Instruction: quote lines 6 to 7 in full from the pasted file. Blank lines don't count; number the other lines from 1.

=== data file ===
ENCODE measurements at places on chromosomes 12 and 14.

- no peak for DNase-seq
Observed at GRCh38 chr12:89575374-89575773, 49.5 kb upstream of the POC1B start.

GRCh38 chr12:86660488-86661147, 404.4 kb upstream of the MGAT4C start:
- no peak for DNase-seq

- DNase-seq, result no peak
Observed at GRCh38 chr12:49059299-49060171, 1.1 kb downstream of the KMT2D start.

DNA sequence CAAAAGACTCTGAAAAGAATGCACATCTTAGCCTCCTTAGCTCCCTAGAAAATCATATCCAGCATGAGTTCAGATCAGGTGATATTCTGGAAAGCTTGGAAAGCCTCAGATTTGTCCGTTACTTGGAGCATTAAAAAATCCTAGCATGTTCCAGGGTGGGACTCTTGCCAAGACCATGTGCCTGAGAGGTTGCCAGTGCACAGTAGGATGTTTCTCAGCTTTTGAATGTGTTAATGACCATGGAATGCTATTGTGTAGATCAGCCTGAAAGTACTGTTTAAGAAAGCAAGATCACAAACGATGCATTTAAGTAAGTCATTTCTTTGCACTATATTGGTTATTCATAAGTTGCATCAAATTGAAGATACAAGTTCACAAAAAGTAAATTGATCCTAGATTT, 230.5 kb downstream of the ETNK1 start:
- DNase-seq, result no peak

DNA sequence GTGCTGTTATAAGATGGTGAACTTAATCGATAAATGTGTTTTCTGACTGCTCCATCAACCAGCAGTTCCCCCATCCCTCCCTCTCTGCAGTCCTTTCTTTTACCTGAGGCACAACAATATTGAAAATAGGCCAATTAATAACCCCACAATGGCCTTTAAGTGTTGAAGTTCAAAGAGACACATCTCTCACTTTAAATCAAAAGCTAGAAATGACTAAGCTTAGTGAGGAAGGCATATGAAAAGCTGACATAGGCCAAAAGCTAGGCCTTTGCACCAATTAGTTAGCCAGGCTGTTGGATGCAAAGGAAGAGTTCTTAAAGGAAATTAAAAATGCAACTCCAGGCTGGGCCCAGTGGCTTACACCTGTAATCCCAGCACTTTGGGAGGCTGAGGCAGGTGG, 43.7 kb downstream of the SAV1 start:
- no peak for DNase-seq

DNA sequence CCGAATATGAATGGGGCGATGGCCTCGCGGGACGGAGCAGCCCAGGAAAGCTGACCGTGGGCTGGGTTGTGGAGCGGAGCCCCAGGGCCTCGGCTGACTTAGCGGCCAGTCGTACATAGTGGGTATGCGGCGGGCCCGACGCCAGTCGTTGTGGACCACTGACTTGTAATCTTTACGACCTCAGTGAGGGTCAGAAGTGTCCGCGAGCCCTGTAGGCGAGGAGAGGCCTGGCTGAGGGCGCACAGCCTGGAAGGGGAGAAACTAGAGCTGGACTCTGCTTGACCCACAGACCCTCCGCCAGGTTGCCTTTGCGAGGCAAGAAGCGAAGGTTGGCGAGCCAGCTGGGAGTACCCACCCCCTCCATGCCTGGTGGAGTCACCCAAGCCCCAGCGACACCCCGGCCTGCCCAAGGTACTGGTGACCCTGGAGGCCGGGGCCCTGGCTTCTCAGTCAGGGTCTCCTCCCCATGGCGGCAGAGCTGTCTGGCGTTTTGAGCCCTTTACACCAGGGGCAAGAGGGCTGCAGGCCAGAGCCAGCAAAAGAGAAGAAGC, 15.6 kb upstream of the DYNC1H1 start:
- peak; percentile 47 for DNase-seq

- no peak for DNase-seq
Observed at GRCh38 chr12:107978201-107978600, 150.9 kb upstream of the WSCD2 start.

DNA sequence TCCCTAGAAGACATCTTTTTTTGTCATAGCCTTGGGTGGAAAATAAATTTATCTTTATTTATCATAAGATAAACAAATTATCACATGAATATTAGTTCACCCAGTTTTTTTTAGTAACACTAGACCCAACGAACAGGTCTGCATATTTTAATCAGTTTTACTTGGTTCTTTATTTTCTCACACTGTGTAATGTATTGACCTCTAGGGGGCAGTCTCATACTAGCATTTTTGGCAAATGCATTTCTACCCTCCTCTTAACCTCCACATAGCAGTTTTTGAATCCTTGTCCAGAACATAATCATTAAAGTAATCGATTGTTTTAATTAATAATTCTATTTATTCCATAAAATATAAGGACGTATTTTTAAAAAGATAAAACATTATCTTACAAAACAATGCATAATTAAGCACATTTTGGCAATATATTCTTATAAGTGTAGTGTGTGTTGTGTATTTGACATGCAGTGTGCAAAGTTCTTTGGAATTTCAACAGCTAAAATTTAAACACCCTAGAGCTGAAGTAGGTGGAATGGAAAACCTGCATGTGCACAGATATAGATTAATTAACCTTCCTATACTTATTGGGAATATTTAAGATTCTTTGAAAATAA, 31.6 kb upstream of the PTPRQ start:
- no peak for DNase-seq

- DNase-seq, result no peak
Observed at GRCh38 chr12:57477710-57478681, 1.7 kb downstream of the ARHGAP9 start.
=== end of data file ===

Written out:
- DNase-seq, result no peak
Observed at GRCh38 chr12:49059299-49060171, 1.1 kb downstream of the KMT2D start.